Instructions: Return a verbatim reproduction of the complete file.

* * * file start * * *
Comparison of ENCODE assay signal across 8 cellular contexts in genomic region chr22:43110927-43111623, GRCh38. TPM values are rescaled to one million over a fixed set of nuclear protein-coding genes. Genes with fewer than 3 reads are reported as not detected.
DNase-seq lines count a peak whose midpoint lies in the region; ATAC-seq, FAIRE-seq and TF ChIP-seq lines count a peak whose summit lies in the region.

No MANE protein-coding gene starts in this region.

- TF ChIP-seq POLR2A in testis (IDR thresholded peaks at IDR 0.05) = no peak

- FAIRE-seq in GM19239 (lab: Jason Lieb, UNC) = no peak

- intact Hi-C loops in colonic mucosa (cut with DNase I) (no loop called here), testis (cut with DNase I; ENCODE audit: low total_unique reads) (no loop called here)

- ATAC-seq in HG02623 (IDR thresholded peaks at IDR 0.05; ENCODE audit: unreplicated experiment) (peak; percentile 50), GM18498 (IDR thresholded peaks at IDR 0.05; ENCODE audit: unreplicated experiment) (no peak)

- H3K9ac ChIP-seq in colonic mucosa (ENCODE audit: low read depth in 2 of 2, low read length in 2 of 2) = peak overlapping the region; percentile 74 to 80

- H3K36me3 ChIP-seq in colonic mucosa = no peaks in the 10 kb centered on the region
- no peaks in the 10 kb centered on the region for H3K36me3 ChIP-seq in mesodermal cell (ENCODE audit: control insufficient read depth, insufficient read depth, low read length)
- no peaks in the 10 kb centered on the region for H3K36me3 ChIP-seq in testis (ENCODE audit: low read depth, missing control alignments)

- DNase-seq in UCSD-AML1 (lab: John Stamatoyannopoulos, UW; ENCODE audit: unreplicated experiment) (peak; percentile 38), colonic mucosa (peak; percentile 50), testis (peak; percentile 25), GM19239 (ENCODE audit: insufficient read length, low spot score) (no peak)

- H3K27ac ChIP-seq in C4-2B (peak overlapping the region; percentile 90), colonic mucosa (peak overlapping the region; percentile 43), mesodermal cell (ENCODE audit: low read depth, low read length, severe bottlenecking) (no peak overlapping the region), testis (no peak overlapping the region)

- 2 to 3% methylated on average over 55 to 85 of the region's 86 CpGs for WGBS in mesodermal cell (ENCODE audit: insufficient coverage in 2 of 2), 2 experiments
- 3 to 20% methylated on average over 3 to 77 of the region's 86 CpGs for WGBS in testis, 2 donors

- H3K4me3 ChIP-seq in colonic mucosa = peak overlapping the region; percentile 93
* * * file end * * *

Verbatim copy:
Comparison of ENCODE assay signal across 8 cellular contexts in genomic region chr22:43110927-43111623, GRCh38. TPM values are rescaled to one million over a fixed set of nuclear protein-coding genes. Genes with fewer than 3 reads are reported as not detected.
DNase-seq lines count a peak whose midpoint lies in the region; ATAC-seq, FAIRE-seq and TF ChIP-seq lines count a peak whose summit lies in the region.

No MANE protein-coding gene starts in this region.

- TF ChIP-seq POLR2A in testis (IDR thresholded peaks at IDR 0.05) = no peak

- FAIRE-seq in GM19239 (lab: Jason Lieb, UNC) = no peak

- intact Hi-C loops in colonic mucosa (cut with DNase I) (no loop called here), testis (cut with DNase I; ENCODE audit: low total_unique reads) (no loop called here)

- ATAC-seq in HG02623 (IDR thresholded peaks at IDR 0.05; ENCODE audit: unreplicated experiment) (peak; percentile 50), GM18498 (IDR thresholded peaks at IDR 0.05; ENCODE audit: unreplicated experiment) (no peak)

- H3K9ac ChIP-seq in colonic mucosa (ENCODE audit: low read depth in 2 of 2, low read length in 2 of 2) = peak overlapping the region; percentile 74 to 80

- H3K36me3 ChIP-seq in colonic mucosa = no peaks in the 10 kb centered on the region
- no peaks in the 10 kb centered on the region for H3K36me3 ChIP-seq in mesodermal cell (ENCODE audit: control insufficient read depth, insufficient read depth, low read length)
- no peaks in the 10 kb centered on the region for H3K36me3 ChIP-seq in testis (ENCODE audit: low read depth, missing control alignments)

- DNase-seq in UCSD-AML1 (lab: John Stamatoyannopoulos, UW; ENCODE audit: unreplicated experiment) (peak; percentile 38), colonic mucosa (peak; percentile 50), testis (peak; percentile 25), GM19239 (ENCODE audit: insufficient read length, low spot score) (no peak)

- H3K27ac ChIP-seq in C4-2B (peak overlapping the region; percentile 90), colonic mucosa (peak overlapping the region; percentile 43), mesodermal cell (ENCODE audit: low read depth, low read length, severe bottlenecking) (no peak overlapping the region), testis (no peak overlapping the region)

- 2 to 3% methylated on average over 55 to 85 of the region's 86 CpGs for WGBS in mesodermal cell (ENCODE audit: insufficient coverage in 2 of 2), 2 experiments
- 3 to 20% methylated on average over 3 to 77 of the region's 86 CpGs for WGBS in testis, 2 donors

- H3K4me3 ChIP-seq in colonic mucosa = peak overlapping the region; percentile 93